Trinamool Congress

Changing dynamics

Print edition : May 02, 2014

Trinamool Congress leader Mamata Banerjee campaigning in Bardhaman district in on April 7. Photo: PTI

At a BJP election rally that Narendra Modi addressed on the outskirts of Siliguri, West Bengal, on April 10. Photo: S. Maitra/AP

THE electoral scene in West Bengal is poised at an interesting juncture. For the first time in many years, a four-cornered contest (between the All India Trinamool Congress, the Left Front led by the Communist Party of India (Marxist), the Congress and the Bharatiya Janata Party) seems to be on the cards in many of the 42 constituencies that will be going to the polls from April 17. The elections, to be held in five phases in West Bengal, will be a trial by fire for Chief Minister Mamata Banerjee and her Trinamool Congress. Not only is this the first time that the Trinamool is contesting a general election without any alliance, but the ruling party will be up against an upbeat BJP, which is projected to increase its vote share substantially, riding on a perceived “Narendra Modi wave”.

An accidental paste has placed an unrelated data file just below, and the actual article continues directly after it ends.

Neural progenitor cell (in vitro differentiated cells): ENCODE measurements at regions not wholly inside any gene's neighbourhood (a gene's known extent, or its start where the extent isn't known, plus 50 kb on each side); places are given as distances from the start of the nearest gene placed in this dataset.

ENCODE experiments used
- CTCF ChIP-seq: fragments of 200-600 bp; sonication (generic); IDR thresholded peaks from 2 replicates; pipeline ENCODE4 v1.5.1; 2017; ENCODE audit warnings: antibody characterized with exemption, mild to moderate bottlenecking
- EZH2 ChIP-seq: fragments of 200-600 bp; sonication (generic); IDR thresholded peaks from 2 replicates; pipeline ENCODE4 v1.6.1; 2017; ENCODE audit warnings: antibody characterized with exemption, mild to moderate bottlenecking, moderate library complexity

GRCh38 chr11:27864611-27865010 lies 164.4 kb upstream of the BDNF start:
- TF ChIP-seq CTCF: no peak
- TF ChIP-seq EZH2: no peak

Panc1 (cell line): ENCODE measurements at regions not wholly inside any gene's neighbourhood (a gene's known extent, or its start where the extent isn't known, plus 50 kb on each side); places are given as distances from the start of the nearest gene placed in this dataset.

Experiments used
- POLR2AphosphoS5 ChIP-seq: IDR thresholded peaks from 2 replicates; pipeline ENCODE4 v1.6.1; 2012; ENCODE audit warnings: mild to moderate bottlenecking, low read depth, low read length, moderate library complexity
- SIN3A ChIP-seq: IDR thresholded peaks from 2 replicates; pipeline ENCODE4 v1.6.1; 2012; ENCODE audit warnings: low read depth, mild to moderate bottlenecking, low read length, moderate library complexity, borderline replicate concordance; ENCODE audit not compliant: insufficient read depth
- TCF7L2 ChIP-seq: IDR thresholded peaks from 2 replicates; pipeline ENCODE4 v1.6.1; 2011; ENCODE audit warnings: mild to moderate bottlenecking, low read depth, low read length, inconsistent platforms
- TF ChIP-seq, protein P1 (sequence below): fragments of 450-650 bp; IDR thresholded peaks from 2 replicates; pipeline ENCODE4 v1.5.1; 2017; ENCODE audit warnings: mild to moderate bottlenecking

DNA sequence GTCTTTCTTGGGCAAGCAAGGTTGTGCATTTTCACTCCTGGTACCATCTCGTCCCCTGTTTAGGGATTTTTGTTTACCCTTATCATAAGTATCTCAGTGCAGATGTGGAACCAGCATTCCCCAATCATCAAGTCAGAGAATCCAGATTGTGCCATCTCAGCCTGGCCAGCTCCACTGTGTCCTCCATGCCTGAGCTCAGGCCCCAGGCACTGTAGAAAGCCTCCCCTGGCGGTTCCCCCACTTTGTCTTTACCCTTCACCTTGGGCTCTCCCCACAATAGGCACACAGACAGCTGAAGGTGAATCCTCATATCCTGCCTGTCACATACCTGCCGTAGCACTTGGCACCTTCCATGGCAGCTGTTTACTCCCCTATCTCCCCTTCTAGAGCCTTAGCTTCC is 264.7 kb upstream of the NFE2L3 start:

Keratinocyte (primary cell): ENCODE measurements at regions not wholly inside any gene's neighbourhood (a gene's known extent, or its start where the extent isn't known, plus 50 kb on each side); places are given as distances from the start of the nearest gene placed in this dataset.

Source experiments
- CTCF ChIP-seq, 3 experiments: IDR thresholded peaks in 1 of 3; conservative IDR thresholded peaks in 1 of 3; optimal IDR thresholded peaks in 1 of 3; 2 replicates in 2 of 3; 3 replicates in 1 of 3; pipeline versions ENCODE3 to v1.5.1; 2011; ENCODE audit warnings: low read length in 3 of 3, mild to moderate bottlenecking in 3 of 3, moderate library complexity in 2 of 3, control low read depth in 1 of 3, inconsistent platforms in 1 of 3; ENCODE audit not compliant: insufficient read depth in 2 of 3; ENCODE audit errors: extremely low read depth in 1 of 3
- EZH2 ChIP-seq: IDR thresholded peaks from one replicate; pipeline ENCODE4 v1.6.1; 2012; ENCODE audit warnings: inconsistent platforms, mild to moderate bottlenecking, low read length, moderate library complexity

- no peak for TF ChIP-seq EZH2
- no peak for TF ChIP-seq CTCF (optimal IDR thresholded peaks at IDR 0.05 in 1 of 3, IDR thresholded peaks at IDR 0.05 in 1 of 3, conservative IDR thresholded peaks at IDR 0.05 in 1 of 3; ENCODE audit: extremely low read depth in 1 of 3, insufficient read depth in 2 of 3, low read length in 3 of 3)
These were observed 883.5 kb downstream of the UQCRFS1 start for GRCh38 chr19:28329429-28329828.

Although the advantage lies with the ruling party, the present electoral scenario has introduced new political equations that have baffled political pundits. The Trinamool, too, seems a little rattled by the element of uncertainty that it faces for the first time since assuming power in West Bengal in 2011.

In the 2009 elections, Mamata Banerjee’s tie-up with the Congress saw her winning 19 seats (her allies, the Congress and the Socialist Unity Centre of India, won six and one respectively), paving the way for a massive victory in the Assembly elections in 2011, where the alliance won 226 out of the 294 Assembly seats (the Trinamool got 184).